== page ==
(UnitedVoice.com) As if losing your legs once wasn’t bad enough, an army veteran was humiliated recently when his prosthetic legs were repossessed because the Department of Veterans Affairs (VA) refused to pay for them.
Jerry Holliman, who received two Bronze Stars, served in Iraq when he was 53 and Vietnam when he was 18. He spent a total of 40 years serving in the military.
While in Vietnam he was exposed to Agent Orange. He was diagnosed with three different forms of cancer, beating each one.
Holliman, who also suffers from diabetes, had to have both of his legs amputated after they became infected with gangrene. Four months after his legs were amputated, he received his prosthetics from a company called Hanger.
After a few rehab sessions where Holliman was learning how to use his new legs, he was told by Hanger that the VA was refusing to pay for his legs.
Two days before Christmas, his legs were repossessed. The decorated military vet was told that he should consult Medicare, but that a copay would be required.
A Bronze Star veteran in Collins is caught in limbo over prosthetic legs he needs to live an independent life and a fight surrounding who should pay for them. https://t.co/xQiFG9x37m
— Clarion Ledger (@clarionledger) January 9, 2020
Holliman was rightfully very upset by this. In an interview with the Ledger, he said, “Medicare did not send me to Vietnam. I was sent there by my country with the understanding that if something bad happened to me, that it would be covered by the VA.”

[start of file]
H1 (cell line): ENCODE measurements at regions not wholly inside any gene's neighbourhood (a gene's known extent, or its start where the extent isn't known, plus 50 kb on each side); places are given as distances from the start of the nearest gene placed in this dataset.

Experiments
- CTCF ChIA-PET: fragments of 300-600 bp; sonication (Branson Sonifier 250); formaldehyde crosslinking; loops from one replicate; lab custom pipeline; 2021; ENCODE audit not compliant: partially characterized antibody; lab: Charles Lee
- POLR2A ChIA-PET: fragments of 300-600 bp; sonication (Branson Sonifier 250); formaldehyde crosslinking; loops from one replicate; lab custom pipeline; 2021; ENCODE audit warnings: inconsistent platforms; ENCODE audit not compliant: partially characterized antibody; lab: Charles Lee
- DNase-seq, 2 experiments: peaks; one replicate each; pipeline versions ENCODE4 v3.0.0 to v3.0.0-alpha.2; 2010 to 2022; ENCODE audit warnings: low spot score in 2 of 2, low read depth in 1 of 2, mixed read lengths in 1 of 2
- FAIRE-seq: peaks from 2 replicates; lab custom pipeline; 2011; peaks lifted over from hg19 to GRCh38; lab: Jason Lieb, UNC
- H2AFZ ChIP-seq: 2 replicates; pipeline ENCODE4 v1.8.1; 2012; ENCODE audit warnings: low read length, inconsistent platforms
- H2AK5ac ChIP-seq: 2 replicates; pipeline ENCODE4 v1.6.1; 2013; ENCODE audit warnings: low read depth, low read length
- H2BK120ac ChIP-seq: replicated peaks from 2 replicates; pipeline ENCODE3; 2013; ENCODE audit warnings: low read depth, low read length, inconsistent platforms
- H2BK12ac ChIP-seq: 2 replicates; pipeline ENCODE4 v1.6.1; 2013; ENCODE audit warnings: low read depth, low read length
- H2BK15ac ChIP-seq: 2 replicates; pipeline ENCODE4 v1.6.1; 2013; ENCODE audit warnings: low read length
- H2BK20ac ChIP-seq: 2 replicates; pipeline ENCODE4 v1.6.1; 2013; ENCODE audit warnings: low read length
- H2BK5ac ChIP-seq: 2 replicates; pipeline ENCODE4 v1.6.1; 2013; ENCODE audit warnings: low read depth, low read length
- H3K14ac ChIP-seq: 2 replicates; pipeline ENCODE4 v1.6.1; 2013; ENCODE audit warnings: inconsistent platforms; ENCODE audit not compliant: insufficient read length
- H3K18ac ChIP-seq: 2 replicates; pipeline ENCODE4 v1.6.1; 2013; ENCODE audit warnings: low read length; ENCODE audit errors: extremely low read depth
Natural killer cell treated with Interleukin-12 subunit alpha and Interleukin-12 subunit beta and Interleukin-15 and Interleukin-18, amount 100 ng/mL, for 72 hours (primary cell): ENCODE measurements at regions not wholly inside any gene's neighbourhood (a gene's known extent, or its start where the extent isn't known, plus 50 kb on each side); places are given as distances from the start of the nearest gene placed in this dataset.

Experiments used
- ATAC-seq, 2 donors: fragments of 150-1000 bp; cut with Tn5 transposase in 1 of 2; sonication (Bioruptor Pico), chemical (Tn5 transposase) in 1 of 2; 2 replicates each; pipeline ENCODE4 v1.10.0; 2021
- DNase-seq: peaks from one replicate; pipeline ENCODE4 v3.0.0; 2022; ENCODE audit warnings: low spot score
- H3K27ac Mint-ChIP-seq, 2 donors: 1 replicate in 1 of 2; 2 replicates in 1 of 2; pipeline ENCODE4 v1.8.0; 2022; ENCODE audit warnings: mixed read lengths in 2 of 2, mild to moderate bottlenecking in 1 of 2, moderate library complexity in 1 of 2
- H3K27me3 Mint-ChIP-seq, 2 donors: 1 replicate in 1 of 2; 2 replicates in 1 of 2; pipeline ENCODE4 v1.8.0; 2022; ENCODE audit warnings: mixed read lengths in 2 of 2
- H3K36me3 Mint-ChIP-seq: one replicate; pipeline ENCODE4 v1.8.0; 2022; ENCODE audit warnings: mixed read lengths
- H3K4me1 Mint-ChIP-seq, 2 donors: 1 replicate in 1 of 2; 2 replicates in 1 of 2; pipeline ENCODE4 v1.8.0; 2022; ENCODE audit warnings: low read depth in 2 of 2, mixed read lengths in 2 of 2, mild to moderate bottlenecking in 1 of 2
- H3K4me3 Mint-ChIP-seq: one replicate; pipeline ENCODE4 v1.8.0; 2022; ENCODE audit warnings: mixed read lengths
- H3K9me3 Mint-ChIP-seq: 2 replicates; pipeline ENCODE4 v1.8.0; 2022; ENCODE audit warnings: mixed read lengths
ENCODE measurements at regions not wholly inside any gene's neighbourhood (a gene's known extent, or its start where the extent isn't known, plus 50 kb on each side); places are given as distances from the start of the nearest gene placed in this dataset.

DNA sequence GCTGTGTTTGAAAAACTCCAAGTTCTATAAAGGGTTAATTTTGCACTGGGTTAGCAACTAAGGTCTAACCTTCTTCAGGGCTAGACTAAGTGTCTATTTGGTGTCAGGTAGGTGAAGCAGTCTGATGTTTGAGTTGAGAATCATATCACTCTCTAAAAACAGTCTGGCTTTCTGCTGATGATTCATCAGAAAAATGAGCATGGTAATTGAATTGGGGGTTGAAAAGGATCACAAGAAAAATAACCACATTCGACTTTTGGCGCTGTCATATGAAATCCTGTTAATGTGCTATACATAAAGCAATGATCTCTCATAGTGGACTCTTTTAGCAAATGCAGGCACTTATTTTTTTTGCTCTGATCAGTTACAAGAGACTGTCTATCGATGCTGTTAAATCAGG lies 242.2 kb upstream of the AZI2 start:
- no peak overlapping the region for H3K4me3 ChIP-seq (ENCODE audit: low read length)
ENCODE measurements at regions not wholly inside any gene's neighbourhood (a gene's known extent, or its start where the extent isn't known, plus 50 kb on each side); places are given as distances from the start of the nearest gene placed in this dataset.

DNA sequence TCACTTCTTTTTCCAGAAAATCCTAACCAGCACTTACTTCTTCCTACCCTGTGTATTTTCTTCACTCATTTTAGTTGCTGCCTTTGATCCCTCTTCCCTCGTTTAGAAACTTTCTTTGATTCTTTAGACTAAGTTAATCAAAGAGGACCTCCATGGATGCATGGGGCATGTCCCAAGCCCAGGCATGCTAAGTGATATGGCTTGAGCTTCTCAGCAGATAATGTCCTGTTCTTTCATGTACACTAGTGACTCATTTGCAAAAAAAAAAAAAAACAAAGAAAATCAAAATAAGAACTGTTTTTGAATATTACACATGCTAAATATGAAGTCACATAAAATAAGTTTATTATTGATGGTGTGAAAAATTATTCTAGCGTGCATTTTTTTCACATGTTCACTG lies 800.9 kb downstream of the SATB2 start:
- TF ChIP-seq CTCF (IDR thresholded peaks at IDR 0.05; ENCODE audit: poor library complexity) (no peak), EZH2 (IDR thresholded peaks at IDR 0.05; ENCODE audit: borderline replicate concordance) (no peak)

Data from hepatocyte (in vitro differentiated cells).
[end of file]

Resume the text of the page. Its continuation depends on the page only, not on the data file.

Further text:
But like many other veterans in the US, the VA has failed him.
“I Wanna Go Home”
On January 2, only after he talked to reporters, Hanger returned his legs. Something happened to them while they were confiscated and one of his legs needs to be adjusted and can’t be used without it collapsing. Hanger refuses to do any work on them until the VA pays.
The VA did provide a motorized wheelchair for Holliman before he lost his legs, but only one room of his house is wheelchair accessible. Holliman moved into a veteran’s home while adjusting to the use of his new legs. Once they were repossessed, he lost all hope of returning to his house, which is very upsetting to him.
“… I wanna go home. This place is not for me. It’s a dignified place for these guys to die, that’s what it is. It’s probably every other month somebody dies here. And you know what they do? Put a flag over them, and play ‘Taps’ and take them outta here.”
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